Watch and welcome whales at festival

STARS: The star of the Welcome the Whales festival on July 29 and 30 is the whale, seen here off North Stradbroke Island.

STARS: The star of the Welcome the Whales festival on July 29 and 30 is the whale, seen here off North Stradbroke Island.

STARS: The star of the Welcome the Whales festival on July 29 and 30 is the whale, seen here off North Stradbroke Island.

STARS: The star of the Welcome the Whales festival on July 29 and 30 is the whale, seen here off North Stradbroke Island.

Whales ‘blow’ tourism numbers skywards as North Stradbroke Island prepares for its biggest-ever Welcome the Whales festival  on July 29 and 30.

North Stradbroke Island promises its best-ever winter season on the back of an early surge in the migration of humpback whales up the Queensland coast. The migration has gained world attention for the return of white humpback whale, Migaloo, this season.

The importance of whales to Indigenous Australians is recognised in the annual Quandamooka Festival, with this year’s Yura Yalingbila (Welcome the Whales) comprising a weekend of traditional ceremonies, music, dance, interpretive tours – and the first ever Quandamooka Festival gala dinner.

The Yura Yalingbila weekend will be held on July 29 and 30, starting with the official welcoming ceremony and festival from 11am to 3pm on  July 29  at Headland Park at Point Lookout on North Stradbroke Island.

The Festival is free to enter and will include traditional dance, arts, weaving, workshops, kids activities, food stalls, sand art and live music by Neil Murray (co-composer of My Island Home) and local female duo Blacksalt. 

 A pop-up dining venue will be established for all-day dining on  July 29 in a breathtaking cliff-top position at Point Lookout where fine dining will be complemented by views of humpbacks breaching and passing by the headland.

Breakfast and lunch will be served, with the award-winning team from Whales Way Restaurant providing the on-site catering.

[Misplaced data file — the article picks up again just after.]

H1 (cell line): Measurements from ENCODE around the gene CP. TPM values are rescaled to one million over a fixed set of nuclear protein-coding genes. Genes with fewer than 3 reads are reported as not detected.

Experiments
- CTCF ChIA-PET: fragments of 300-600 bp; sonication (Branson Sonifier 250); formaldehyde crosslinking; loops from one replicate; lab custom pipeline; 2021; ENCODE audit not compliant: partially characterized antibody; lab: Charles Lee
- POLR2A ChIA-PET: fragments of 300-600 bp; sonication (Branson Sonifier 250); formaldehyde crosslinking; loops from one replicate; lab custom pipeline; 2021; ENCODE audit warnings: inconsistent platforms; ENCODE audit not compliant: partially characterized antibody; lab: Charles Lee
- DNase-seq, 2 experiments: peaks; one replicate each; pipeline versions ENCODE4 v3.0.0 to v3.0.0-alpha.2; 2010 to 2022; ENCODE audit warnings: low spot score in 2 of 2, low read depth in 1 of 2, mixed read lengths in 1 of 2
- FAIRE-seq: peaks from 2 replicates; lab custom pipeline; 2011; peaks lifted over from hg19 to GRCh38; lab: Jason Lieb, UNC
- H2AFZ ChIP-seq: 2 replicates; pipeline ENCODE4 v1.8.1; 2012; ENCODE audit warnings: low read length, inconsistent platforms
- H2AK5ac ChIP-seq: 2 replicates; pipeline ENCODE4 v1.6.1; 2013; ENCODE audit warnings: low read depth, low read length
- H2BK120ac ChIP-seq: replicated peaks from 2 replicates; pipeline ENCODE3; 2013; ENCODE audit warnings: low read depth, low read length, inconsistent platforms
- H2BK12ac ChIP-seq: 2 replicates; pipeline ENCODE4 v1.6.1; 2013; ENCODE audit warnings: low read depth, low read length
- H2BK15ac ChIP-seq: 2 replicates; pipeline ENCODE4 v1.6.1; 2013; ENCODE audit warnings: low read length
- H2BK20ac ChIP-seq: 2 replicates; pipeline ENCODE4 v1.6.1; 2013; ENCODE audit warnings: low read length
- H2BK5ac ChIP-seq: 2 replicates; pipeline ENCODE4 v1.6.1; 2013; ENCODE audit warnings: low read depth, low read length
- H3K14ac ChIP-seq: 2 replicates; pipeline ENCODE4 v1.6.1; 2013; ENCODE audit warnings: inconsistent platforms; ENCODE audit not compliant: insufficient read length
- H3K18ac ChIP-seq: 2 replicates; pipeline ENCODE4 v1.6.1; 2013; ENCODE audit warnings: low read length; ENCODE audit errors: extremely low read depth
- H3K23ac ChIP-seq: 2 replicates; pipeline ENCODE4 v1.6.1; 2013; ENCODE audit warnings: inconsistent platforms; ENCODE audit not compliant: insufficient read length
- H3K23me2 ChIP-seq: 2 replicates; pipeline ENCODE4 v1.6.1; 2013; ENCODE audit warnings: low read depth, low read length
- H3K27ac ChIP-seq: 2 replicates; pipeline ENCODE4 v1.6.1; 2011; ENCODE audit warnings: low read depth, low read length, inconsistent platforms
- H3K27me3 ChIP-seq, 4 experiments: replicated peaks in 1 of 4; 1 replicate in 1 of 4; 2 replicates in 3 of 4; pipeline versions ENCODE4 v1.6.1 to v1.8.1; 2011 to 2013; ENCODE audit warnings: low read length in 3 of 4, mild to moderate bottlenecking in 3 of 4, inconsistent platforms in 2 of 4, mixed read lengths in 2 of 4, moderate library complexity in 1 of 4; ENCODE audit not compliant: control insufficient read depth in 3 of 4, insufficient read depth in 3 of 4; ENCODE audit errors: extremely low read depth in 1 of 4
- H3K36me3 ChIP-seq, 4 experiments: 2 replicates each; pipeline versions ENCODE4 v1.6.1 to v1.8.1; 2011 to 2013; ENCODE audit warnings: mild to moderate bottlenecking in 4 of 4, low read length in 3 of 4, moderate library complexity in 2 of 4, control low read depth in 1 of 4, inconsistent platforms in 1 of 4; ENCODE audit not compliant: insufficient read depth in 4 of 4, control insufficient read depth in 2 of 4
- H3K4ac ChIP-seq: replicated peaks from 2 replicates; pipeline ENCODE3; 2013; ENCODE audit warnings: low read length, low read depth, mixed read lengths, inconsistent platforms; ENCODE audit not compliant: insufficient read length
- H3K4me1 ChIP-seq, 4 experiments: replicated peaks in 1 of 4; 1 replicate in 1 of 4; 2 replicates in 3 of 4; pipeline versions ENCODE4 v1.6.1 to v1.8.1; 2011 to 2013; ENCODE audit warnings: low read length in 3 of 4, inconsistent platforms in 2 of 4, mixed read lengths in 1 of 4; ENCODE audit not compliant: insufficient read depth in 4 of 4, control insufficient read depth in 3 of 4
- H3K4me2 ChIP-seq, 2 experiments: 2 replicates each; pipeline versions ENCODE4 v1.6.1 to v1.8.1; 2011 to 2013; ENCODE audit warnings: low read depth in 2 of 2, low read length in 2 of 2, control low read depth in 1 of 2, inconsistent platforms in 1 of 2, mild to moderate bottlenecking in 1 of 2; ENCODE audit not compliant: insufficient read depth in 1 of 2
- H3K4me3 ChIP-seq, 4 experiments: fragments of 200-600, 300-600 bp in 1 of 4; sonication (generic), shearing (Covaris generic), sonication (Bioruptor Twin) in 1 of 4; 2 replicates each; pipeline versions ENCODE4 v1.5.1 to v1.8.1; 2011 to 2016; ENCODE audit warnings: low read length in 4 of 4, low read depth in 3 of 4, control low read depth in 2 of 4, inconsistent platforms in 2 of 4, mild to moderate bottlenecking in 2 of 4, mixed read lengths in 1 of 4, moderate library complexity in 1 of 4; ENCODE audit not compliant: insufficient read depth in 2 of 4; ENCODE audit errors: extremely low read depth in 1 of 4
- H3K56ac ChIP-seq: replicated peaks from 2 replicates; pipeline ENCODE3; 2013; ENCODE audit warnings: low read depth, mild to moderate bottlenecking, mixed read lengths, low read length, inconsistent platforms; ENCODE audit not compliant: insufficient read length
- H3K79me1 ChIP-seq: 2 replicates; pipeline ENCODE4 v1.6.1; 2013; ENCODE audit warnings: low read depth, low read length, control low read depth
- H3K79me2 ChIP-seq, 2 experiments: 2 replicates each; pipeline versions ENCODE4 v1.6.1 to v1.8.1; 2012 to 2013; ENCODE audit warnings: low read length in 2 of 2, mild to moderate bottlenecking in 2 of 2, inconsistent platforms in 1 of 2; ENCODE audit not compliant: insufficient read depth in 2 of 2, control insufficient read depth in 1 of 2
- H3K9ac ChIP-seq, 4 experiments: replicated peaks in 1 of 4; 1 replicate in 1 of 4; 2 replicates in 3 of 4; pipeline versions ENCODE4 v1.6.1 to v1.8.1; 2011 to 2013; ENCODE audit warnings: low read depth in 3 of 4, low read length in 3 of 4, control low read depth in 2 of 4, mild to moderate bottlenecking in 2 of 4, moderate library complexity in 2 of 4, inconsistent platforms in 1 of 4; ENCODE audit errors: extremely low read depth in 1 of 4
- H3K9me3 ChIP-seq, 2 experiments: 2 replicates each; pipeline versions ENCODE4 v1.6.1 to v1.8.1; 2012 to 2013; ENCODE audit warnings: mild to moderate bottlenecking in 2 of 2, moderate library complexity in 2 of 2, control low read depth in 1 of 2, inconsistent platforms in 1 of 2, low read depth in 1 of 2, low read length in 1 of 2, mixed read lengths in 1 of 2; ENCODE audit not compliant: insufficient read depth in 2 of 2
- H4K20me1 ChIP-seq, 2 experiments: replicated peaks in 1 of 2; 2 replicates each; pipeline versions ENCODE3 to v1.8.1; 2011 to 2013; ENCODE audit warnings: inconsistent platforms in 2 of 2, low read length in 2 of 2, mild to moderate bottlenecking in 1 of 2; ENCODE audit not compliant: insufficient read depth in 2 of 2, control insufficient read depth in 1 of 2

The bookings-only dinner will begin at 5pm to watch the whales as the sun sets, with  wine and canapés served on arrival and on sunset there will be a performance of traditional dances of the land, sea and ancient Quandamooka Aboriginal culture on the cliff top stage. Live music will entertain as diners enjoy a three-course Australian traditional bush food inspired meal accompanied by quality wines. Cost is $120.

Whale Watch Cultural Tours offer whale watch tours with experienced Quandamooka tour guide Matt Burns (Quandamooka Man)also offering an Indigenous interpretation of the whale migration, as well as insights into the local area, its history, and the bush tucker and medicine plants that grow naturally.  

The whale focus continues with the Marine Mammal Forum: Sharing Scientific and Traditional Knowledge on  July 31 organised by  the Moreton Bay Research Station, Dunwich. The free open forum from 9am  to 3pm will consist of  talks from both researchers and traditional owners over three sessions covering whales, dolphins and dugongs.

The Stradbroke Chamber Music Festival is also being held the same weekend, and a concert will be held at the Dunwich Public Hall featuring a series of musical Minjerribah Miniatures that celebrate the natural world of North Stradbroke Island (Minjerribah), linked by Chenoa Deemal’s narrations of stories from Oodgeroo’s Stradbroke Dreamtime in a 10th anniversary tribute to Quandamooka cultural heritage.

Quandamooka Festival curator Avril Quaill said the weekend would celebrate everything that made the Quandamooka Coast region such a remarkable destination:

"Yura Yalingbilla is a key event of the festival. We come together with the broader community to share culture and celebrate the majestic creatures that inhabit Quandamooka waters," she said.

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